Why Israel and Turkey Got Back Together

The Coming Cooperation on Syria and Energy

After nearly three years of intense political feuding following the Israeli raid on the Mavi Marmara -- a ship carrying international activists who were trying to break Israel’s blockade on Gaza -- Turkey and Israel agreed yesterday to resume diplomatic ties. In a phone call with Turkish Prime Minister Recep Tayyip Erdogan, Israeli Prime Minister Benjamin Netanyahu apologized for the deaths of nine Turkish citizens at the hands of Israeli forces and agreed to pay compensation. In return, Erdogan agreed to normalize relations between the two countries and to drop the prosecutions of Israeli officers in connection with the flotilla raid. Turkey had previously demanded that, in addition to apologizing and paying compensation, Israel lift the blockade. In order to get around this last -- and thorniest -- condition, Netanyahu stressed that Israel has recently eased restrictions on civilian goods coming into Gaza, and he agreed to work with Turkey on improving the humanitarian situation there. The details of the arrangement still need to be worked out, but it appears that the two countries are well on their way to resuming cooperation in a number of areas.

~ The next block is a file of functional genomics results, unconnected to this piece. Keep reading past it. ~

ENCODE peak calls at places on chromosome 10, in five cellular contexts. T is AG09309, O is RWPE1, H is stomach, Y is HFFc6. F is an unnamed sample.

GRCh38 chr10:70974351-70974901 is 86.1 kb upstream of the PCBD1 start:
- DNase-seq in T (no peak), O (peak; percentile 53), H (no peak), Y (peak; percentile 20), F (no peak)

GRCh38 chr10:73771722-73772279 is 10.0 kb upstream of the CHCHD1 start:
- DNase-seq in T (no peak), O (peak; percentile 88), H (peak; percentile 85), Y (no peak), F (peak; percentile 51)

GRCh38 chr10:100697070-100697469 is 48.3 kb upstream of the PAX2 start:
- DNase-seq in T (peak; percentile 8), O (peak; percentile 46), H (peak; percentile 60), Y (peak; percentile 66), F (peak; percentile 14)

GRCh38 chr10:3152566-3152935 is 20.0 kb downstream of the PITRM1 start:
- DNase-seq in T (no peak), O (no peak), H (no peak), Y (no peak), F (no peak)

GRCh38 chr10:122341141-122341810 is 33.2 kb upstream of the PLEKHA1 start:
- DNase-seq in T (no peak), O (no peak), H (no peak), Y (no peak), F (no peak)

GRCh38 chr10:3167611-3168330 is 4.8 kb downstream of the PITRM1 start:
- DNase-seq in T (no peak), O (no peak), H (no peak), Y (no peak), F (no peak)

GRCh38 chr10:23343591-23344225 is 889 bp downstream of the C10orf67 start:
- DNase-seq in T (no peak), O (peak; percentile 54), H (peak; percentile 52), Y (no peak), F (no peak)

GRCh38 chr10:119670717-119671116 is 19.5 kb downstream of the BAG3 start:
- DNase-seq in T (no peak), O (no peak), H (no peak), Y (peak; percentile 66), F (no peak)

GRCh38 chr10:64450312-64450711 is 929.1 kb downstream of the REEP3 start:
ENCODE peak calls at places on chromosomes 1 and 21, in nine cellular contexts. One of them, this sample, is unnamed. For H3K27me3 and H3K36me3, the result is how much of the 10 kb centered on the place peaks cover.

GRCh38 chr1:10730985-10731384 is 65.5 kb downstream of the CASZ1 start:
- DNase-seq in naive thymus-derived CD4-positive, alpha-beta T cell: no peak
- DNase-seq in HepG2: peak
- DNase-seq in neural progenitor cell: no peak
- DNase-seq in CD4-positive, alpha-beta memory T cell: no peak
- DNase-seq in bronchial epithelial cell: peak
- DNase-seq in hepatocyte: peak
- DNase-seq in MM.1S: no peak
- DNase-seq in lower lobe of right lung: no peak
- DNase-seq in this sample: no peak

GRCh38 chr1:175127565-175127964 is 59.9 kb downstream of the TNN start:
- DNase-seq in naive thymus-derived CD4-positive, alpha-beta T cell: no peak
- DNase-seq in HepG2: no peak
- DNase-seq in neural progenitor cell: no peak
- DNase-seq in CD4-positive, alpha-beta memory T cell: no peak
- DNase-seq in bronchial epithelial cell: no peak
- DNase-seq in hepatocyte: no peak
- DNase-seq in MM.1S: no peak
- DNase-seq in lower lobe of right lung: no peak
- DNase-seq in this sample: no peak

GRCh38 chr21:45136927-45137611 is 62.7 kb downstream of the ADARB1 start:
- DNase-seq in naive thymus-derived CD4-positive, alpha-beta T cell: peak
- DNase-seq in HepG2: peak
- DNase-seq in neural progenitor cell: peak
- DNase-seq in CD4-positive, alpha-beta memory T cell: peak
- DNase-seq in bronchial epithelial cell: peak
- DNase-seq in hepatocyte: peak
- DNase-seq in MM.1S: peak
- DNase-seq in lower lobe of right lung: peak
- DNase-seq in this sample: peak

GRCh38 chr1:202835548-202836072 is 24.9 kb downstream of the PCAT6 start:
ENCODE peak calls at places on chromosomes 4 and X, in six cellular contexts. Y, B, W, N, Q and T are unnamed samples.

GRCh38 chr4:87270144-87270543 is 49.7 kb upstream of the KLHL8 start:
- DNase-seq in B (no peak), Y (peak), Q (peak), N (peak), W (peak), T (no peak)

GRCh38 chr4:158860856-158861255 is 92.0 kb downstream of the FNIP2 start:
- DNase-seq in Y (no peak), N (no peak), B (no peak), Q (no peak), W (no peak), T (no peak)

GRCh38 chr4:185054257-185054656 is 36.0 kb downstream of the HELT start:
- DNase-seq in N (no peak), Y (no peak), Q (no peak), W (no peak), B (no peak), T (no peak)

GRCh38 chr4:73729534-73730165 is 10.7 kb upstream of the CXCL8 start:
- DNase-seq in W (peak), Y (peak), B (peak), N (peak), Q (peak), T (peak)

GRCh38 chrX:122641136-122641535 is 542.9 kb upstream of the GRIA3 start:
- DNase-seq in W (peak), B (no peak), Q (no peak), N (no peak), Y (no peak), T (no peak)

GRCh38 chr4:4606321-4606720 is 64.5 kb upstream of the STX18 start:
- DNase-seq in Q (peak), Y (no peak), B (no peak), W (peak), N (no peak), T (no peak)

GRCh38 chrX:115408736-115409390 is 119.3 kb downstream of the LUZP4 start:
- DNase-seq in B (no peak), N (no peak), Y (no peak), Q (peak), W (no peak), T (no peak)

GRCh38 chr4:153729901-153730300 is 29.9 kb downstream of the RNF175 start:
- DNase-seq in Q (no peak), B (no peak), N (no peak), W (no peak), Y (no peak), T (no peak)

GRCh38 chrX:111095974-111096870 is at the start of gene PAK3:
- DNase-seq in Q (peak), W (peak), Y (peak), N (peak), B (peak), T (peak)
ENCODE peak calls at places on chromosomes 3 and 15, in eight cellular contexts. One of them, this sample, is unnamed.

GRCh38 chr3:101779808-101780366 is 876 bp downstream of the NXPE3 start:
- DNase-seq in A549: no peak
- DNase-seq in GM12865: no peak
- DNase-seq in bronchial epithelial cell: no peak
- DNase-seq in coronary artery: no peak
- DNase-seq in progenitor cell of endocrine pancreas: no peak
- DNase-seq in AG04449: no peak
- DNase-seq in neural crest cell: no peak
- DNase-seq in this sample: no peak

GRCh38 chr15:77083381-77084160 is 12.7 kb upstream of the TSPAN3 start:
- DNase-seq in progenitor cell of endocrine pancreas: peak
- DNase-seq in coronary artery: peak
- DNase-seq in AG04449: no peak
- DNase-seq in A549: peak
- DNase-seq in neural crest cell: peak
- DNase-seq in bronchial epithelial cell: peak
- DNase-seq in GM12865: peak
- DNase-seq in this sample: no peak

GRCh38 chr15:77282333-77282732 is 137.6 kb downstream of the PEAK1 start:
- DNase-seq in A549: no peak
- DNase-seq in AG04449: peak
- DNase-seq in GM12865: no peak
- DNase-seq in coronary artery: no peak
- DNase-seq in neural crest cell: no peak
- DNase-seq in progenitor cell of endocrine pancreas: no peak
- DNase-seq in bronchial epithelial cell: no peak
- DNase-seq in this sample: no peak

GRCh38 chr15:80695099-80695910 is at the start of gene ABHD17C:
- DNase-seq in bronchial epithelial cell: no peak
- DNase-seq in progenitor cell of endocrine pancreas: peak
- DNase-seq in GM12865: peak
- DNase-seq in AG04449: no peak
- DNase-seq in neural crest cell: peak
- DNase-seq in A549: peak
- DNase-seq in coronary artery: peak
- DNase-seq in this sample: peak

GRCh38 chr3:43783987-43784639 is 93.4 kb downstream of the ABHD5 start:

It has been clear for some time that Israel was willing to make an apology to Turkey, but less clear whether Turkey would accept it. Now that election season is over in Israel, Netanyahu no longer has to worry about nationalist criticism over repairing ties with Turkey, and the temporary exclusion of former Foreign Minister Avigdor Lieberman from the cabinet removed the biggest obstacle to reconciliation on the Israeli side. But the politics in Turkey are a different story. The Palestinian issue has made Israel deeply unpopular there, and the feud has been politically valuable for Erdogan, who has been able to blast Israel any time he has wanted to divert attention away from sensitive domestic issues. Last month, for example, Turkish headlines were dominated by the government’s negotiations with Abdullah Ocalan, the leader of the separatist Kurdistan Workers’ Party (PKK). When Erdogan publically called Zionism a crime against humanity, he chased the talks right off the front pages.

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